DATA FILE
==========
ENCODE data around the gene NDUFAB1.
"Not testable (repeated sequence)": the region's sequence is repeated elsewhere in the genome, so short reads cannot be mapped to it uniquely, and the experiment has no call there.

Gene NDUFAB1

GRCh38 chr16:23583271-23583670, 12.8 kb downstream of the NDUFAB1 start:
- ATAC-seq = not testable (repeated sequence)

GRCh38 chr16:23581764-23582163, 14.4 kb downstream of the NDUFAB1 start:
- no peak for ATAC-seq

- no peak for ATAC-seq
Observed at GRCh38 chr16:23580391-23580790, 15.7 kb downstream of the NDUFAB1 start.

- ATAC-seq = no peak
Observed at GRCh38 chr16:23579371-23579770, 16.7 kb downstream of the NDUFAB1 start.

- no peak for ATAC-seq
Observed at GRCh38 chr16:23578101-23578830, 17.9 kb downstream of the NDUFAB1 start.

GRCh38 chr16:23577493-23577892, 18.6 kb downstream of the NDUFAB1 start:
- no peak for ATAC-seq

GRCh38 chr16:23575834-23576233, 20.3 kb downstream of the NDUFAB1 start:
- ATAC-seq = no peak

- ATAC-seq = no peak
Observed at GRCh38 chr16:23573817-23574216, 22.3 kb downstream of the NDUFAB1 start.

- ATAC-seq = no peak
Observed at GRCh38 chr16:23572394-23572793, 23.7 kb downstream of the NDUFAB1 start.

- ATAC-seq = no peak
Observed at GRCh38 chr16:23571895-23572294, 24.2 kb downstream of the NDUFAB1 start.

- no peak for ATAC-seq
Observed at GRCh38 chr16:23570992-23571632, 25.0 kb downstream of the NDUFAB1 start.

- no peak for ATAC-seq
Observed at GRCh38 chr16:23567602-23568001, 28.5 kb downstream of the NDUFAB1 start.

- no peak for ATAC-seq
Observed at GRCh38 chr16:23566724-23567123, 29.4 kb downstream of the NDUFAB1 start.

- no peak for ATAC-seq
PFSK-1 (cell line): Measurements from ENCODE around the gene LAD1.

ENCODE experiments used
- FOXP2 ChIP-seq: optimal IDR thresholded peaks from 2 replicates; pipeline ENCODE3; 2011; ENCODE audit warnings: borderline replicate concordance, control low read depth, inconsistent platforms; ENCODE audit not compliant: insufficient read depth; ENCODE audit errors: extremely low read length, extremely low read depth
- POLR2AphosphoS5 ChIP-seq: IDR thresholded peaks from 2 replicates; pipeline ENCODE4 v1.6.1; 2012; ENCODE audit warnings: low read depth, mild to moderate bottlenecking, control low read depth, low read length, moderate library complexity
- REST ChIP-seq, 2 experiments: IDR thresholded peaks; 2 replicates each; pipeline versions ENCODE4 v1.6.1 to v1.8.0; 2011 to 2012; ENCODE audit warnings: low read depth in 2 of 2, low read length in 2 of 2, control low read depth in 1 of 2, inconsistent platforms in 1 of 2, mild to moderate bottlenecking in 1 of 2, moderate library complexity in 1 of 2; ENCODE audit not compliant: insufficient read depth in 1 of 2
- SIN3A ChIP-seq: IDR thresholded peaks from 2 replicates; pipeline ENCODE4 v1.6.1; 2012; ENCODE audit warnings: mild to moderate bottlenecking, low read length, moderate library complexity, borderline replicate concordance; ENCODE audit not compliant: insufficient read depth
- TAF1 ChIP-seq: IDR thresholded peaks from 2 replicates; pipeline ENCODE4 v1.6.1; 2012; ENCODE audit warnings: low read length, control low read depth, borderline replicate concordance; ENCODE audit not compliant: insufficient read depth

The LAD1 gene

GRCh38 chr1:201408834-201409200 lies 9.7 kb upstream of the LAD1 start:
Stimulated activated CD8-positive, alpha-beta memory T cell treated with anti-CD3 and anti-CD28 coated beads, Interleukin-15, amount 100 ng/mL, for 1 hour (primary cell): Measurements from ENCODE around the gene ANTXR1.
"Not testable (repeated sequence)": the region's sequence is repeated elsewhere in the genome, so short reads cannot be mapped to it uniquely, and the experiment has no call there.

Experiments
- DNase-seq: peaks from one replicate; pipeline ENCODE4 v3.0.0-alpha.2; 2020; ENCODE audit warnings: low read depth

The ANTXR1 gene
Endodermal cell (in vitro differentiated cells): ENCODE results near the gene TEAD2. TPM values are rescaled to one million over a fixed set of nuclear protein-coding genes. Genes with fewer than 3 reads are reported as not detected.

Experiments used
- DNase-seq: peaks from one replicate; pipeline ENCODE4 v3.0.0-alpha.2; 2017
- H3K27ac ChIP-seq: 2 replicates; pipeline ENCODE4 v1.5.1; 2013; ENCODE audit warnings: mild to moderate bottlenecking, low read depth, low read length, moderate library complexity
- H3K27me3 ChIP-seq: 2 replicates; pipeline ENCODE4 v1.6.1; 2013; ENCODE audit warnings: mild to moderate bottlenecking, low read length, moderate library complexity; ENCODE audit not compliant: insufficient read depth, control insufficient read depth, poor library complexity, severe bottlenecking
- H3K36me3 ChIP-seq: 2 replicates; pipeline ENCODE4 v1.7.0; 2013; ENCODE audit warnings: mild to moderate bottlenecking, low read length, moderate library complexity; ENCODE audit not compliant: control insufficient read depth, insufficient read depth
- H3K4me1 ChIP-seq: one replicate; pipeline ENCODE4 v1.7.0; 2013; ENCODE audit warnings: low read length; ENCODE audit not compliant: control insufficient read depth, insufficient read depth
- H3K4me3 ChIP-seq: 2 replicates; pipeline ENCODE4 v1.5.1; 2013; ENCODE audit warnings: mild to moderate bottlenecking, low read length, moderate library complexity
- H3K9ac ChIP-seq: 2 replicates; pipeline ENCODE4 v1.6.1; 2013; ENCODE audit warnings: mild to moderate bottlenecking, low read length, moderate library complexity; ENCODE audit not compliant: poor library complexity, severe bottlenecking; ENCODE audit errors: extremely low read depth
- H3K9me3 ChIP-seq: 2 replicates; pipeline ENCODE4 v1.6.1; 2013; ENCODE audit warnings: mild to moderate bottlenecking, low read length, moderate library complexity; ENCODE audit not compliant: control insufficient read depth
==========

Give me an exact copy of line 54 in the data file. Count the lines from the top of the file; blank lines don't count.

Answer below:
- H3K9me3 ChIP-seq: 2 replicates; pipeline ENCODE4 v1.6.1; 2013; ENCODE audit warnings: mild to moderate bottlenecking, low read length, moderate library complexity; ENCODE audit not compliant: control insufficient read depth